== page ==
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karhu

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About karhu

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  1. Who would want to take over NRK lock, stock & barrel? In circumstances like this the bidder would want the tender cuts of meat and not the fat. There are many ways of achieving this (and who better than a bank to know how to do this), some of which may not benefit: the shareholders, the depositors, the mortgage holders. I've seen quite a few companies wound up by banks (they do it every day and are experts) and it is an extremely ruthless process; NRK will be no different.
  2. http://orange.advfn.com/news_HBOS-not-bidd...s_22317893.html
  3. I think you're very close to the mark. However, I'll believe 200p a share when I see it. It may be less and causing even the most desperate to think twice....
  4. 100p a share would value NRK at around the £400 million mark, which is quite frankly most astounding. It absolutely suggest that things at NRK are much, much, much worse than any can image. It must certainly not be a solvent business, considering the accounts that I have seen, i.e. there goes the Govt backing of depositor's £££. NRK is going down big time. I think the big boys only want the prime mortgages, the rest is going to have to be liquidated and looks like the BoE may have to stand some losses here .
  5. http://investing.reuters.co.uk/news/articl...ROCK-URGENT.XML
  6. http://newsvote.bbc.co.uk/1/shared/fds/hi/...193/default.stm
  7. Here's mine and the FT's logic here. 1. There is no way that the Govt & BoE can guarantee deposits on a long terms basis - for one reason this would give NRK a competitive advantage going forward. 2. Therefore, it is a short-term measure to try to stop people panicking, not to save their deposits. The small-print also seems to suggest that it relates to a solvent bank. NRK solvency status is not clearly known & could change at any moment. 3. This situation is going to get worse before it gets better. 4. Therefore, it will be withdrawn at some future date (probably very soon in the future). NRK savers will be back to the same position, only perhaps a worse situation as at this point NRK may be on the verge of bankruptcy & will have no money to support their branches, call centres & web servers. The Govt will just wash their hands and say it was due to "an unforeseen change in circumstances." I'd get my money out while I can. What reason is there for staying in NRK or A+L?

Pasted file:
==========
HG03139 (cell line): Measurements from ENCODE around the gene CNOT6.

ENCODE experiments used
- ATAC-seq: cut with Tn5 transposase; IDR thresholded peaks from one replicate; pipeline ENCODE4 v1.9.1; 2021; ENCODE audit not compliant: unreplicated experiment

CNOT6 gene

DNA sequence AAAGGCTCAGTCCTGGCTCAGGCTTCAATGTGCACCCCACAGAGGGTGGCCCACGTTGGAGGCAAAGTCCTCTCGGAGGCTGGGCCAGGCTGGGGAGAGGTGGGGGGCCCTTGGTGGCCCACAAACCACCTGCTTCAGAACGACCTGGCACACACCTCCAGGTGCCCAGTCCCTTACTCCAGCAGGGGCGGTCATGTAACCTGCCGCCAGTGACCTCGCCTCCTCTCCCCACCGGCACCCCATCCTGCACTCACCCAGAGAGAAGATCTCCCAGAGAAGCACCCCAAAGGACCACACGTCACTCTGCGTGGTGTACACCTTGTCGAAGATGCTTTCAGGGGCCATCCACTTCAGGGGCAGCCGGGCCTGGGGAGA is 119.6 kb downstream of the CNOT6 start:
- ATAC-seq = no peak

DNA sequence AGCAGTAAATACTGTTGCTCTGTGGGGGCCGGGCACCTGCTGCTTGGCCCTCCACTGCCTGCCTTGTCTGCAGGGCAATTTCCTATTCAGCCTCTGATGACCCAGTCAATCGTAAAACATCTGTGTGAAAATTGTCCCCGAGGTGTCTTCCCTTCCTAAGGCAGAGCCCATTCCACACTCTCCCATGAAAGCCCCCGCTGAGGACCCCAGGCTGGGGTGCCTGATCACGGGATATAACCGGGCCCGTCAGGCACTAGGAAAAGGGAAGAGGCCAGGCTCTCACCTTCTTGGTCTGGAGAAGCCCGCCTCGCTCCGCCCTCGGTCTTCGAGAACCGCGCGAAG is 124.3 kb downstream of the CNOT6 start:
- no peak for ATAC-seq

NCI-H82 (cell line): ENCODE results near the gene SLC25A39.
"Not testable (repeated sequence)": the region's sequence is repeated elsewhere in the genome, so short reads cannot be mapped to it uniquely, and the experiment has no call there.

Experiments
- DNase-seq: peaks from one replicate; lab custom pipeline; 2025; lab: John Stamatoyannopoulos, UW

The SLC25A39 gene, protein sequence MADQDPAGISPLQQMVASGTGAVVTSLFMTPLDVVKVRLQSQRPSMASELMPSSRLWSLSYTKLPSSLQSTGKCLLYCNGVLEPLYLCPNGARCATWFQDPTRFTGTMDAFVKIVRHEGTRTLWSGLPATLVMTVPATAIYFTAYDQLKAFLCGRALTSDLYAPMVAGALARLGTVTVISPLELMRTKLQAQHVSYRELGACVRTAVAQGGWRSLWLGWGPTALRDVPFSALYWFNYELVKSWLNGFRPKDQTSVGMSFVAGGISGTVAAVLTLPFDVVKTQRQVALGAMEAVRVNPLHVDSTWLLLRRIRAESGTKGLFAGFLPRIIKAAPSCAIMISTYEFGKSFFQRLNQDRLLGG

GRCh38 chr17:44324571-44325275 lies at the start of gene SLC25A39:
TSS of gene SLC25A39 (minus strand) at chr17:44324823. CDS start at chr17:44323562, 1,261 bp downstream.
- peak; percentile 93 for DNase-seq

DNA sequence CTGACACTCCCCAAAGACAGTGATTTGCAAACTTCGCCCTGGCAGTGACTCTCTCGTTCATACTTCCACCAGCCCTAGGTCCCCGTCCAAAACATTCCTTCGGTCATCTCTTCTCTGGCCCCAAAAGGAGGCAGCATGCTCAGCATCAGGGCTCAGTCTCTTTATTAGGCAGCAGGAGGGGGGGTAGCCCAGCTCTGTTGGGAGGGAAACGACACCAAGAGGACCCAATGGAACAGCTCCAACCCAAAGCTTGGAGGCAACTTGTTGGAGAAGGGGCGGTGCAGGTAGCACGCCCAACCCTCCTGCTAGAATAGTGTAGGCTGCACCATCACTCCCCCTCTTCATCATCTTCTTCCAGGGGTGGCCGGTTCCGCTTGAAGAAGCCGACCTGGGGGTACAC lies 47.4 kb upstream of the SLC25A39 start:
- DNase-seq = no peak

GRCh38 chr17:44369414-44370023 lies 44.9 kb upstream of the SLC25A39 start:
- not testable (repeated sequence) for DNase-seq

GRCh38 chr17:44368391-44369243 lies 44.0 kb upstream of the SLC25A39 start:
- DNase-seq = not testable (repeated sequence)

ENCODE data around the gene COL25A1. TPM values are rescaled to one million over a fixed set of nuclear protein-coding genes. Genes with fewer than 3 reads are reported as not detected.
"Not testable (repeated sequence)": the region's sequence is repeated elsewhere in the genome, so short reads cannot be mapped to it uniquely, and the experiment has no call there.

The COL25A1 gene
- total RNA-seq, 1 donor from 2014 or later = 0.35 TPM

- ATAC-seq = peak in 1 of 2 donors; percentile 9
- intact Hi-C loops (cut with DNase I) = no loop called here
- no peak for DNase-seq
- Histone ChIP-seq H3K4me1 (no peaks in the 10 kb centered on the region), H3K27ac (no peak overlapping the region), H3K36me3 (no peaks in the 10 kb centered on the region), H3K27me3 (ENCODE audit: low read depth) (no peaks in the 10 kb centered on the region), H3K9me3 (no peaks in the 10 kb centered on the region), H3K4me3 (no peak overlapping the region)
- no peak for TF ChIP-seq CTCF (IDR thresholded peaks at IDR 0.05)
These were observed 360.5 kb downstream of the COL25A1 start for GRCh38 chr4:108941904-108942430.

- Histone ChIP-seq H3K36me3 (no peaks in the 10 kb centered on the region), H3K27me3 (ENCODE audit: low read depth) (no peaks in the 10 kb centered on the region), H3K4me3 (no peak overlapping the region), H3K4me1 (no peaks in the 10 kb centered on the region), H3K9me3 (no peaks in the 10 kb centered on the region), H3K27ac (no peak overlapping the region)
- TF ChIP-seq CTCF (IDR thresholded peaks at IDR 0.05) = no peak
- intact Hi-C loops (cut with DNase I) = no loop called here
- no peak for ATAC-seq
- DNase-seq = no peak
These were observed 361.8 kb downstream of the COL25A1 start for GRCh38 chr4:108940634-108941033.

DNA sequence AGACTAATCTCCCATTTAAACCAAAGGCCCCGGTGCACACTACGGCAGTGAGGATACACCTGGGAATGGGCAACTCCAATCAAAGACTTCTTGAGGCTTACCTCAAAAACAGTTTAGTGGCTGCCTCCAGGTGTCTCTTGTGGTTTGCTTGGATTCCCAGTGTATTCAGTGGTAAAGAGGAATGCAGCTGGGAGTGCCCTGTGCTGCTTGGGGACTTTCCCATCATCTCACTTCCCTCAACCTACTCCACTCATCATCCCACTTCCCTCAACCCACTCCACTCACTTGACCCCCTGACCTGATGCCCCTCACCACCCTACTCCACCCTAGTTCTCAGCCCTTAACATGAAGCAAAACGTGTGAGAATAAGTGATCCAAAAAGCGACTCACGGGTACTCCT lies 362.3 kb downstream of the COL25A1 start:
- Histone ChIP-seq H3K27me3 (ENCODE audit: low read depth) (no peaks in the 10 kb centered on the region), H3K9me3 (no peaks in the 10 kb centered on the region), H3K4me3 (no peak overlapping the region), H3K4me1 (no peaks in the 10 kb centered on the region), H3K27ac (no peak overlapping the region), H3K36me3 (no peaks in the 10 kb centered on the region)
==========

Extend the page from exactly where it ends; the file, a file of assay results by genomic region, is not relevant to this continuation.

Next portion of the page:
8. Yes, they will only guarantee a sizable fraction of the first £35k, which before the announcement was not guaranteed, it was only subject to funds being available. No government would be crazy enough to guarantee all deposits in a private bank.
  9. I think it's quite easy to see why A&L are in the spotlight, as according to their balance sheet they are next up in the list of banks that rely on the wholesale market to fund their debt. The key thing here is that these "banks" changed the way that mortgages worked by using the wholesale market & their whole business model is dependent on it. Someone must have a sniff of the fact that their working capital is thin. A run of a few £Bn could put them in serious trouble very quickly. For comparison, according to my figures, NRK relied about 60% wholesale (which is why they could market mortgages so aggressively). AL were about 50% followed by BB. From A&L's own website: * £49bn of customer advances including o £38bn of secured mortgage advances o £3.5bn of unsecured personal loans o £6.5bn of commercial loans 5.5m Personal customers * 3.5% of the UK mortgage market * Personal customer deposit balances of £22.7bn * £3.6bn unsecured personal loan balances * 1.64 million active current accounts
  10. There were rumours that NRK shares had been suspended at 810am this morning. Not sure if there's any susbstance here.
  11. A&L doesn't quite fit your description, but as far as I'm aware those potentially in trouble are: NRK PAG BB AL i.e. those who have been selling innovative products at ridiculously low prices (underpricing risk) - mainly BTL & sub/near-prime.
  12. Northern Crock are doomed. They've been struggling for months. I put a short on them 2 weeks ago after their share price rose. Who's next.... ? Pretty obvious, isn't it? http://www.bradford-bingley.co.uk/
  13. Amazing - serious volatility. Oil is up and broad money growth is out of control. Will the BoE be forced to raise even in the face of a financial meltdown. This has the potential to be far, far, far worse than the US situation. The is a category 5 financial crisis on the Saffir-Simpson scale.
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